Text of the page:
Hey Area is where we find answers to questions you ask. David Shayer wanted to know, “Why is highway 101 plastered with billboards, while highway 280, a few miles west, has no billboards? I hate billboards, I would cut them all down if I could!”
This is a tale of two highways. I’m here in Palo Alto to check out both of them with David, our passionate question asker. Highways 101 and 280 both snake their way up the peninsula. They run parallel, but they couldn’t be more different.
We drive together along the stretch of highway 101 in San Mateo County, heading up towards San Francisco. “An ad for clearbank on the right,” David mentions, as we scout along the sides of the road. “...And another high tech ad for CIO’s.”
101 is dense, industrial, and chock full of billboards.
“Now they’re really starting to pile up,” I remark. “Yeah another cannabis ad,” David replies.
But there’s one type of billboard that frustrates David more than any other. “The worst are the electronic billboards that are bright at night, and the display keeps changing.”
David decides he’s had enough, and we switch over to 280. It’s a scenic drive through a lush forested corridor.
“It’s all beautiful, and green!” David exclaims, his relief almost palpable.
To find out why these two freeways look so different I talked with Lennie Roberts, who’s been fighting david’s fight for a long time. She remembers disliking billboards even as a child. According to her, the anti-billboard spirit was practically in her DNA.
Lennie is a legislative advocate. She’s spent the past fifty years working to protect the bay area’s open spaces with an organization called Committee for Green Foothills. She tells me that 280’s beauty is the result of hard-won protections.
“280 was designated as a scenic highway by the state of California, after a lot of work to get it included. And, billboards are not allowed on state scenic highways.”
The California legislature passed the Scenic Highway Program into law in 1963. The state and counties work together to prevent development of anything that could make these routes look… well, less scenic.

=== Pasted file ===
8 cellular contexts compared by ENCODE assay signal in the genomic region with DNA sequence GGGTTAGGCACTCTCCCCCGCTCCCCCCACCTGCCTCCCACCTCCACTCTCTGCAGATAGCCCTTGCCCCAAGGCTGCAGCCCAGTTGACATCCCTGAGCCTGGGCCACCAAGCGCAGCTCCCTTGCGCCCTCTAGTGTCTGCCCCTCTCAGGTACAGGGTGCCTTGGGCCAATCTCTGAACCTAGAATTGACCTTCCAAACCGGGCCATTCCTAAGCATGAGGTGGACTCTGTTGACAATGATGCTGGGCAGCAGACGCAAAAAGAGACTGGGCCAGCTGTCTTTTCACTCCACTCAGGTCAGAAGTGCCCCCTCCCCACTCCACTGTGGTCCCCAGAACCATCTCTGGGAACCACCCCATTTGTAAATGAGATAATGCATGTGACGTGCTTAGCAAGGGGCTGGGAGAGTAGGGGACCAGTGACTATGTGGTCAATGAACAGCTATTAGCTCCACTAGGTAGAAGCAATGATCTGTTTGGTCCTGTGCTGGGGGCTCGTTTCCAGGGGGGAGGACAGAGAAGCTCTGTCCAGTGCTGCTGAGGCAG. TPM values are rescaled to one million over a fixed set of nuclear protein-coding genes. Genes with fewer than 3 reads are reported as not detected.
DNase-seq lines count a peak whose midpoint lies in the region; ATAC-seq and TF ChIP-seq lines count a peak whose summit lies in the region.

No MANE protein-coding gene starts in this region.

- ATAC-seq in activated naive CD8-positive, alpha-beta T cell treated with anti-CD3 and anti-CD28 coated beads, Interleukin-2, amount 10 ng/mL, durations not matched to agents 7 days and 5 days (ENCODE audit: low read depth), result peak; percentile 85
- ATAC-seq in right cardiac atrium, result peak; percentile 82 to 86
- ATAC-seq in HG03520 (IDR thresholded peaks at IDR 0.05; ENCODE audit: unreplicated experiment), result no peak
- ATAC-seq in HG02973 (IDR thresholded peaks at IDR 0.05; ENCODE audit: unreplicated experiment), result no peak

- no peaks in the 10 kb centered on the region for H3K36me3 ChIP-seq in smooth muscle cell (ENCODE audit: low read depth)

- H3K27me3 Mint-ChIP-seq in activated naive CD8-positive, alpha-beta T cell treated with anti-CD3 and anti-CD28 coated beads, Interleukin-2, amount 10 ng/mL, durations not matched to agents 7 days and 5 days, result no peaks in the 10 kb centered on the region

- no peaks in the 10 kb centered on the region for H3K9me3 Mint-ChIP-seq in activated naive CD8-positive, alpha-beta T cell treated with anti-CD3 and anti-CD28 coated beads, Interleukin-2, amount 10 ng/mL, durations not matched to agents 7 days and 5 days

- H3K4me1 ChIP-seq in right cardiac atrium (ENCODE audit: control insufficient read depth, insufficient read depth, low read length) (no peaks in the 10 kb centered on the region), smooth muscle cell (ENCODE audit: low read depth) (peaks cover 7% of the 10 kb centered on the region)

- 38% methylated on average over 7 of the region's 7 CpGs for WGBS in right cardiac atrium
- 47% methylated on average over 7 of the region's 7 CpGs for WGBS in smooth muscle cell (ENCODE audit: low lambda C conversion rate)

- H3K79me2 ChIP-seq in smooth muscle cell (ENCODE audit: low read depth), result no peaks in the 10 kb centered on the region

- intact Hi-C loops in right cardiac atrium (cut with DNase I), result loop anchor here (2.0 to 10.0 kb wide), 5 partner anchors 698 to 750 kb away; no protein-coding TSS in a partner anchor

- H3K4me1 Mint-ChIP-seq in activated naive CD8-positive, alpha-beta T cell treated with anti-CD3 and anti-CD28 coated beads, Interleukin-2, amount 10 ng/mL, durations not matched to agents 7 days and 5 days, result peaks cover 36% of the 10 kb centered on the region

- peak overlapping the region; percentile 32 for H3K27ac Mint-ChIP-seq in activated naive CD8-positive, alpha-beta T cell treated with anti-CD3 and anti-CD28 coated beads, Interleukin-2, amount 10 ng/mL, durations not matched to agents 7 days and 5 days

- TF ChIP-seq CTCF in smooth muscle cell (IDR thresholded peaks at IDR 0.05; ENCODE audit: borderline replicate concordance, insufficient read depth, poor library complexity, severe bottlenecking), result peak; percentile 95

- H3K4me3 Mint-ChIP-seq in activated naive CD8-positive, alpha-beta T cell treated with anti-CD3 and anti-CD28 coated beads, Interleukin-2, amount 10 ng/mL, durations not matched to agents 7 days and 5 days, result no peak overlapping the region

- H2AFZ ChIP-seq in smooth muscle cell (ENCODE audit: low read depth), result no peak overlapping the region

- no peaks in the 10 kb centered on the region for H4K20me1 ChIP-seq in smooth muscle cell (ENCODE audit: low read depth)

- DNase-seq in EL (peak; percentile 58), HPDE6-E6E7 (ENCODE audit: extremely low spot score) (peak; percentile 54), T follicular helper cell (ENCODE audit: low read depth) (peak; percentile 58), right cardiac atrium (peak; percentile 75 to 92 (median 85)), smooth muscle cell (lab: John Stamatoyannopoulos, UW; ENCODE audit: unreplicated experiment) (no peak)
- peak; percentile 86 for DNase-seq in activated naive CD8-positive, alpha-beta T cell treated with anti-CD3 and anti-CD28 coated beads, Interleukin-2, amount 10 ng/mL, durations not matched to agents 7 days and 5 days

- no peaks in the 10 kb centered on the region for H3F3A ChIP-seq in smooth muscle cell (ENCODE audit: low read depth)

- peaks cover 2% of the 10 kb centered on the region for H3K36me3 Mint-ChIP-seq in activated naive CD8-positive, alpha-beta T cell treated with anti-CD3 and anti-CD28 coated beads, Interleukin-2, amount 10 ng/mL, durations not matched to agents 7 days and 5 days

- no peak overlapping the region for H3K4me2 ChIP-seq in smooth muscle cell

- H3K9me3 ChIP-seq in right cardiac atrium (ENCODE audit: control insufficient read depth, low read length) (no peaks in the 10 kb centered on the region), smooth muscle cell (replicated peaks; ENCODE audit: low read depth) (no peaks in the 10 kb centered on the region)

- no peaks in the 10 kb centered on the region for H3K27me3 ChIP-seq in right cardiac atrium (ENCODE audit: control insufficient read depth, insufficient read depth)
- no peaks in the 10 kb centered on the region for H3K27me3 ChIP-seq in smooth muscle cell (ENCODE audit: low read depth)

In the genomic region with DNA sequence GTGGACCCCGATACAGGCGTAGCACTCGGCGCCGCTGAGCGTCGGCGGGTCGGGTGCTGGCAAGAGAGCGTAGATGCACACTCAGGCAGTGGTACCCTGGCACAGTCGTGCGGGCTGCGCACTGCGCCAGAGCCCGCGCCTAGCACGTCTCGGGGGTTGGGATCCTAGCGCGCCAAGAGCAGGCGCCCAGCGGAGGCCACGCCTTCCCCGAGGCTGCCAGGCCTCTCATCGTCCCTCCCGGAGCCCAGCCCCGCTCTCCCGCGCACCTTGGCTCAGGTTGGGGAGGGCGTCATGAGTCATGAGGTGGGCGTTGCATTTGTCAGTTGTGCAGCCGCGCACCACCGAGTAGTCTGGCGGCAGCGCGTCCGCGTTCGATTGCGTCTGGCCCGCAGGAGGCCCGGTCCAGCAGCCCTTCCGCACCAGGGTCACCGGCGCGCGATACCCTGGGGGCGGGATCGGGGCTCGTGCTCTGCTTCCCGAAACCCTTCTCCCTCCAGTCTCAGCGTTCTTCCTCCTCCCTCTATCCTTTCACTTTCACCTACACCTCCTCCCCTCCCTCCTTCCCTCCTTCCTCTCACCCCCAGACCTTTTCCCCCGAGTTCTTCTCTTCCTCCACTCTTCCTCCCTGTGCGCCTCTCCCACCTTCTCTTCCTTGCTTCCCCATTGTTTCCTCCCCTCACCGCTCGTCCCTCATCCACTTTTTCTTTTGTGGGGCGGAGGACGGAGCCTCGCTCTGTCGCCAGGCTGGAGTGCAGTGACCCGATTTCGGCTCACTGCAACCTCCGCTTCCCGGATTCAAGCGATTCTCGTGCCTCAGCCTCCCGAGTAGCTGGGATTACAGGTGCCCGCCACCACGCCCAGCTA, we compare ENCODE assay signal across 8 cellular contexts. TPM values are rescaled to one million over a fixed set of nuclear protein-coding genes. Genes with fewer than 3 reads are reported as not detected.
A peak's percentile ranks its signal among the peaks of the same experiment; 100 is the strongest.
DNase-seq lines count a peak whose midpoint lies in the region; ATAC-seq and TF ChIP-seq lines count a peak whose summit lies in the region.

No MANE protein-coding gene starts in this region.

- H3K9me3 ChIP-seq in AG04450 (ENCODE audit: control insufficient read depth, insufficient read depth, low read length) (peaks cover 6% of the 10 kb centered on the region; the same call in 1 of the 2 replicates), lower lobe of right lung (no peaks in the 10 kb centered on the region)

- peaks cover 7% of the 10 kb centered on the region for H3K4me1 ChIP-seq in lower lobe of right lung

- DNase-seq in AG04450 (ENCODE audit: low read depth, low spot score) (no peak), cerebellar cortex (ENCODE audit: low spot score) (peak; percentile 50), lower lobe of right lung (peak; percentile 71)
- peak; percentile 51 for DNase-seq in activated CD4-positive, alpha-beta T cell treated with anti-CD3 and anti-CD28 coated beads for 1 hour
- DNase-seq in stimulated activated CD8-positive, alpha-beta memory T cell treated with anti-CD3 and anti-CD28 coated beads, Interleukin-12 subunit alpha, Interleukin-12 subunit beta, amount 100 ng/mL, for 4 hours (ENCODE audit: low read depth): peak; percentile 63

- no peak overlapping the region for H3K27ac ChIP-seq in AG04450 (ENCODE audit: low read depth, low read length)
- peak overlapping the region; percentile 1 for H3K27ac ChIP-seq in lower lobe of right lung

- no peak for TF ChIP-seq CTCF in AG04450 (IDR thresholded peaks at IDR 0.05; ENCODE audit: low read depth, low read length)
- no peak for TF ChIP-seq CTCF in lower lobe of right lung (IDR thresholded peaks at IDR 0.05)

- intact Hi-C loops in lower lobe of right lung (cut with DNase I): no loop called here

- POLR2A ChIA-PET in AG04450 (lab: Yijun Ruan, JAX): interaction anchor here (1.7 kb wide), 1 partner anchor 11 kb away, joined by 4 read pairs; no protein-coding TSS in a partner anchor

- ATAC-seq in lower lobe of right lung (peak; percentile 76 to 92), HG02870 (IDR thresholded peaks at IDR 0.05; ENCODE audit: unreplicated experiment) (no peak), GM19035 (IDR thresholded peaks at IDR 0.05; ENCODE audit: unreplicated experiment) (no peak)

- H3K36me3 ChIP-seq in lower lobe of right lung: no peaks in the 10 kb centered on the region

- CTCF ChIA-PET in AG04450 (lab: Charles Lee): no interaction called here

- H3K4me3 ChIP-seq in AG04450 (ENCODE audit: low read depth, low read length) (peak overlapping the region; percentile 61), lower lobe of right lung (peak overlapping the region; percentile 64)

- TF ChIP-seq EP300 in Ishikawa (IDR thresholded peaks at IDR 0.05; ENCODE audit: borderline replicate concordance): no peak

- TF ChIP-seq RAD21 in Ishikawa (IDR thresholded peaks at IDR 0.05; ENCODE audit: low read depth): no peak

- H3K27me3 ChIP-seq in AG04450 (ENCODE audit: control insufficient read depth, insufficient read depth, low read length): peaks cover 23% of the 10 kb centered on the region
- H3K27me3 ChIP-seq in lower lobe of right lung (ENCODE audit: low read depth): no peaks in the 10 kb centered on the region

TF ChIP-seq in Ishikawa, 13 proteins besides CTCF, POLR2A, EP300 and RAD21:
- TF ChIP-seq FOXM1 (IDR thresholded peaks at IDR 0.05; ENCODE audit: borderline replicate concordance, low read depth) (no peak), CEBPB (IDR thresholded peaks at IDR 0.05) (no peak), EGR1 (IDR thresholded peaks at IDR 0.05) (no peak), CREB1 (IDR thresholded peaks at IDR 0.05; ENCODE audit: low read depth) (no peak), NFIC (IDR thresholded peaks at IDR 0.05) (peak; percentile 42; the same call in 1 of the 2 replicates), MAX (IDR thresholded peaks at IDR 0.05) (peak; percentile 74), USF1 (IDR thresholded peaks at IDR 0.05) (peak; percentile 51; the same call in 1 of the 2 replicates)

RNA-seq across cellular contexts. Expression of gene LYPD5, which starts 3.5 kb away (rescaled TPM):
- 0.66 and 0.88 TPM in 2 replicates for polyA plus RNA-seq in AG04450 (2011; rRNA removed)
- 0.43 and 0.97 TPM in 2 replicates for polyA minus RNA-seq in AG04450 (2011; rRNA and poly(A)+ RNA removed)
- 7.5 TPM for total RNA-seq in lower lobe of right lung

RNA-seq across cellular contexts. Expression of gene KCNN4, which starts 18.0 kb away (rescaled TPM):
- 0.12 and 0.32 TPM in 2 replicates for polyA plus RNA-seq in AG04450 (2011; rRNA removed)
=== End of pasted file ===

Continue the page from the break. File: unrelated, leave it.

Lennie is often amused by the reaction of visitors to the Bay Area. “They’ll fly to San Francisco airport, come up to 280 and they wonder ‘this is a miracle, why is all this land still so beautiful?’”
1300 miles of scenic highway crisscross the state, and each stretch is marked by a sign emblazoned with a bright orange California poppy.
But the scenic status isn’t guaranteed forever. In 2016, the county of San Mateo put out a memo that hinted at studying locations for a few billboards along 280. That’s when Lennie jumped into action.
“So I started asking questions,” she remembers, “and did not get a very satisfactory answer - yes they were going to consider 280.”
Lennie went to the press, which led to a flurry of news stories about the issue. And people freaked out. The county says it was a misunderstanding, and that the memo was really referring to 101, but the backlash was loud and clear.
“I actually heard from people who would stop me at the grocery store and say ‘I saw you on TV, how dare think about putting billboards on 280!’”
Having a scenic highway designation is one of the few clear lines of defense highways have against billboards. Remember those electronic billboards that David hates so much? Since 2010, the number of those permitted by the state has nearly tripled. And for the first time ever, in 2013, a stretch of the I-10 near Palm Springs was officially removed from the scenic highway program to allow for the construction of—you guessed it—a digital billboard.
For Lennie, the lesson from these events is clear. “We always need to stay vigilant, and active, to keep the protections we have and hopefully gain more protections over time.”
So I go back to David and I share everything I’ve learned, and ask him if he’d be on the lookout for those signs with the poppies on them. Excitedly, he replies, “Now I can’t ignore it! Now every time I see it I’ll know what it means.”